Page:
Some Popes were famous not for their good deeds but for their misdeeds. A few examples:
- John XII, the youngest person to ever be elected Pope. He was seventeen at the time of his election, and only served for eight years. He was more interested in chasing women than performing Papal duties; in fact he died while in bed with another man's wife. His other claim to fame: He crowned Otto I as Holy Roman Emperor, thereby founding the Holy Roman Empire.
- Rodrigo Borgia, also Pope Alexander VI, who never took his vows of celibacy seriously. He in fact raised his two children, Cesare and Lucretia Borgia in the Vatican. His other claim to fame is that he drew the famous Line of Demarcation that divided the new world between Spain and Portugal. As a result of his line, Brazil was and is Portuguese in culture.
- Celestius V, the hermit Pope, who ultimately resigned when tricked into doing so by the future Pope Boniface VIII. He is famous as the only Pope to leave office alive.
- Leo III, who got himself into a jam with some of the leading Roman families and needed Charlemagne to extricate him. In return, he crowned Charlemagne "Emperor of the Romans on Christmas Day, 800 C.E.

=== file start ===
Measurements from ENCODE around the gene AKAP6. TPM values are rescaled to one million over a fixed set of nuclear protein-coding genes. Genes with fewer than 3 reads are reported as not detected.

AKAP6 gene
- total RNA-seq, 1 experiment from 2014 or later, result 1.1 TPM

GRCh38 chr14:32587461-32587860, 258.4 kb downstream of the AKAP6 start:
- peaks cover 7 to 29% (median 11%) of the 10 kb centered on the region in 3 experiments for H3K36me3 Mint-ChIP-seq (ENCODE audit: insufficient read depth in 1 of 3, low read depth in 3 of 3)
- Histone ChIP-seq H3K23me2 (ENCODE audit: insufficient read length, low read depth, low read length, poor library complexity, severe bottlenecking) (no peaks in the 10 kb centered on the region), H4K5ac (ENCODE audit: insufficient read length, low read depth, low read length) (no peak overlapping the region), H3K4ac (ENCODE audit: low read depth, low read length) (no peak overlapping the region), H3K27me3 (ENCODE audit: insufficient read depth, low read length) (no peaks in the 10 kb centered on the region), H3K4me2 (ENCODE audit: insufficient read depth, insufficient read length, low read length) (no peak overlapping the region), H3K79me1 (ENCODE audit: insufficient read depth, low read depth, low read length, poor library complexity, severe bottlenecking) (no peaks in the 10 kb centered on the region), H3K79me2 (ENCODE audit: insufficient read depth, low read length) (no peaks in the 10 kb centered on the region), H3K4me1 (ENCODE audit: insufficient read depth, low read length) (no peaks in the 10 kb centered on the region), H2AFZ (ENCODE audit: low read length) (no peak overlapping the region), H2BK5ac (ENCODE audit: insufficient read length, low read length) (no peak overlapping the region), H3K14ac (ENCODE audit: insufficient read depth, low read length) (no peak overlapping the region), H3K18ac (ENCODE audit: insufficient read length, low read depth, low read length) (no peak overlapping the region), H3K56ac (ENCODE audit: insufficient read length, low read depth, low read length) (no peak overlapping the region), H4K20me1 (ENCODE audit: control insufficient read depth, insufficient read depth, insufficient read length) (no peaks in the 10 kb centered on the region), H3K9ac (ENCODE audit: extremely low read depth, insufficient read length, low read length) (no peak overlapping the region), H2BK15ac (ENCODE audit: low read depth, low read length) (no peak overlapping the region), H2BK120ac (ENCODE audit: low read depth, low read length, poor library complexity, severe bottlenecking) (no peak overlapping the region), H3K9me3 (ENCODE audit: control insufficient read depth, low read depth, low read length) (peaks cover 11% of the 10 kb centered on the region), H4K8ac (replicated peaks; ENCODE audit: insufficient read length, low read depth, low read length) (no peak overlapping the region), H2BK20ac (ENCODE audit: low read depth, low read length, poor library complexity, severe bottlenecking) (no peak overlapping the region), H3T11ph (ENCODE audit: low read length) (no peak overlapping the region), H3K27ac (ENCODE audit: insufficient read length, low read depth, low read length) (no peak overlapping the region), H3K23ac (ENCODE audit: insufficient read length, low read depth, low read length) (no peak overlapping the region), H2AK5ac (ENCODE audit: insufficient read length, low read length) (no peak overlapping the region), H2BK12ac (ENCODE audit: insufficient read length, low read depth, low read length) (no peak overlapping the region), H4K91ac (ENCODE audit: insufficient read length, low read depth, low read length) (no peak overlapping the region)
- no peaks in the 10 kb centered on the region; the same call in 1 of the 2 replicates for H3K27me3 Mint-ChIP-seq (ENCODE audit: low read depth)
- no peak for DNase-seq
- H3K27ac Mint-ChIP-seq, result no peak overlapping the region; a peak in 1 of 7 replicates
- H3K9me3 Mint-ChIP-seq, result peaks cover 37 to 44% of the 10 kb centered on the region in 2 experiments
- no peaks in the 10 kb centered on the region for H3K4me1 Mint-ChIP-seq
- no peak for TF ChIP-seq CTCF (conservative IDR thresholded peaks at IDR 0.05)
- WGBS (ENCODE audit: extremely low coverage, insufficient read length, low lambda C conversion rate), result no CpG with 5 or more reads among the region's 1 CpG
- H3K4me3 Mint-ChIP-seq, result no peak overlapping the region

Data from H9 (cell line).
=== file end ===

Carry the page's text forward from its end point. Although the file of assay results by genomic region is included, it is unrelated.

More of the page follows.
Not all Popes were good, but out of over fourteen hundred, there must be some bad apples.
Perhaps the most famous pope, if you accept that he was a pope, is Saint Peter. Catholics believe that he was appointed as the first pope by Jesus himself. This, to Catholics, means that the papacy stretches all the way back to Jesus.
Another famous pope was Urban II. He was the pope who called for the First Crusade. This was in the late 1000s. In Renaissance times, popes became very concerned with worldly power rather than spiritual power. A pope who was famous in this way was Julius II. He was the only pope who led armies into battle as a temporal leader.
Two modern popes who have been important are John XXIII and Pope John Paul II. John XXIII is important because he called the Second Vatican Council. This council modernized the Church in very important ways such as having Mass said in the vernacular. For historical purposes, John Paul II was important mostly because he was Polish and his becoming pope helped to end communism in Poland, which in turn helped to end the Cold War.